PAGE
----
“The future can feel overwhelming and every decision we make feels permanent, but we would not be here today if we were not ready.”
It has been through extensive cooperative efforts that the graduating class has been prepared for this time to take on their future.
“Coaches, teachers, advisers and staff have been with us since the beginning,” said Bianca Soos during her speech, “guiding us and witnessing us mature into responsible young adults.
“They passed on the knowledge, skills and advice to us. They have been selfless and incredibly supportive, yet behind the scenes outside of school is a support system of equal strength. Our friends, family, parents have dedicated constant love and devotion. They have been and will continue to be mentors to us for the rest of our lives.”
As a way to honor these individuals who have been so influential, Principal Joel Hoyle requested members of the graduating class remember who has been influential in their 13 years of schooling.
“I’m sure each of you has someone that you can think of that made a positive impact. My challenge to you is to become that person in someone else’s life,” said Hoyle. “Make it a point in your life to take that greatness [within you] to make a positive impact for somebody else.”
“At the end of the day your actions, both good and bad, can have deep impact upon other people,” said Mia Burchette. “A quick show of compassion or a helping hand can completely change someone’s day or even their life for the better.”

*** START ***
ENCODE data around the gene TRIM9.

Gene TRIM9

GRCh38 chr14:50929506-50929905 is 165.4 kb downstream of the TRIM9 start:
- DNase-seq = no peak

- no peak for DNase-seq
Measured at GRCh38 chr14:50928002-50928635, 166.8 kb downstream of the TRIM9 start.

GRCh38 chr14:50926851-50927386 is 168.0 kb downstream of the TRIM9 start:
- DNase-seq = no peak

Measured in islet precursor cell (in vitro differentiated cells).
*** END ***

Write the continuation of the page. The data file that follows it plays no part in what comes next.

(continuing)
“Sometimes you may not realize that you’re sharing love with someone, but even though it is quite cliché, the little things you do really can brighten someone’s day,” said Collins.
“Simply smiling and waving at your classmate can make that person feel better and have a more positive outlook for the rest of the day. In the end, high school is truly about learning how to love your fellow classmates in spite of your differences. Above all we must remember that we not only influence our own lives, but the lives of those around us.”
While it’s important to be concerned about others, Elkin High School students also have learned to be compassionate to themselves.
“While it’s important to treat others with kindness and attempt to spread happiness and joy wherever whenever you can, your own happiness is what matters most,” said Burchette. “At the end of the day, your own perception of yourself and your own dreams and aspirations are what matter most because other people may come and go from your life, but you are with yourself until the very end.”
“We all have to let go of caring constantly about other people’s opinions about us because that is exhausting,” said Collins, “and no one can truly please themselves if they’re too busy pleasing everyone else first.”
Sometimes there’s no pleasing some people.
“No matter what you do there will be people who will not agree with your actions and who will maybe even dislike you for them,” said Burchette. “You can be nothing but kind to a person, but he or she may still find something to dislike about you, but that is perfectly fine.”
Continuing to move forward with one’s goals is what is important, according to Macy.
“Never give up or limit your self-potential, but overcome obstacles by regrouping and finding a better way to achieve your goals. Do not be afraid of hard work and you will end up in the place that you want to be,” said Macy.
“The amount of opportunities that await us are endless.”
Beanie Taylor can be reached at 336-258-4058 or on Facebook at www.facebook.com/TBeanieTaylor.